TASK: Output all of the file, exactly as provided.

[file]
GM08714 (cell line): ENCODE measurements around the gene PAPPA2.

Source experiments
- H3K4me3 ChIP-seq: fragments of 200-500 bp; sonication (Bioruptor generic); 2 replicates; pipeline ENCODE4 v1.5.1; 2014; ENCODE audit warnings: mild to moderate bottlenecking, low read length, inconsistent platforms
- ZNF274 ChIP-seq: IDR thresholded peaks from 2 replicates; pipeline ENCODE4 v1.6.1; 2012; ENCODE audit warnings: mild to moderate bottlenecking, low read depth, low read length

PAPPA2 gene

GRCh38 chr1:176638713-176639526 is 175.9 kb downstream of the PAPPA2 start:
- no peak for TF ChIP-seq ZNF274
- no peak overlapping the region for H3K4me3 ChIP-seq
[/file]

GM08714 (cell line): ENCODE measurements around the gene PAPPA2.

Source experiments
- H3K4me3 ChIP-seq: fragments of 200-500 bp; sonication (Bioruptor generic); 2 replicates; pipeline ENCODE4 v1.5.1; 2014; ENCODE audit warnings: mild to moderate bottlenecking, low read length, inconsistent platforms
- ZNF274 ChIP-seq: IDR thresholded peaks from 2 replicates; pipeline ENCODE4 v1.6.1; 2012; ENCODE audit warnings: mild to moderate bottlenecking, low read depth, low read length

PAPPA2 gene

GRCh38 chr1:176638713-176639526 is 175.9 kb downstream of the PAPPA2 start:
- no peak for TF ChIP-seq ZNF274
- no peak overlapping the region for H3K4me3 ChIP-seq